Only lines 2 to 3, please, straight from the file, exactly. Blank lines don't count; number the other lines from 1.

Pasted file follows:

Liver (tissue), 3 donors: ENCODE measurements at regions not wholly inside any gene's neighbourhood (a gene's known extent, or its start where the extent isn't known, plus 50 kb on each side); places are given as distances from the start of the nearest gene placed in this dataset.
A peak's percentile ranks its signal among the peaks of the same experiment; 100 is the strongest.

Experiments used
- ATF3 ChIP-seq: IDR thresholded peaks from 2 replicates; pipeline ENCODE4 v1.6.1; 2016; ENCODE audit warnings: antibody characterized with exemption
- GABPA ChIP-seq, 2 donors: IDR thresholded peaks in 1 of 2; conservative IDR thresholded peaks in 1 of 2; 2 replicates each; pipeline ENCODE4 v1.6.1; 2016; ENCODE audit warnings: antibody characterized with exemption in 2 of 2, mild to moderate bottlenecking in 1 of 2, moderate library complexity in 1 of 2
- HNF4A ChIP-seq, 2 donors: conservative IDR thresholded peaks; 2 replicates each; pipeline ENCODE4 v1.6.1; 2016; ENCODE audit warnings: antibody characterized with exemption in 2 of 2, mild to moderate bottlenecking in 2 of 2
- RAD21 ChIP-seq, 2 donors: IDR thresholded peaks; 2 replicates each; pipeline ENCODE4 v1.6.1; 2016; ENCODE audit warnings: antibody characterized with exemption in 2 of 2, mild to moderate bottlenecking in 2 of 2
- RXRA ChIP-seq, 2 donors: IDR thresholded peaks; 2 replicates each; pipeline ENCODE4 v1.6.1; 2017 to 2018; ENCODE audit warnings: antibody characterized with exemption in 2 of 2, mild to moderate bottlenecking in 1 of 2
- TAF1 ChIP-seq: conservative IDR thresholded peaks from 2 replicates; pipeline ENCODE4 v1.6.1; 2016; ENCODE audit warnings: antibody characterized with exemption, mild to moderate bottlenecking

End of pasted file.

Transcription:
A peak's percentile ranks its signal among the peaks of the same experiment; 100 is the strongest.

Experiments used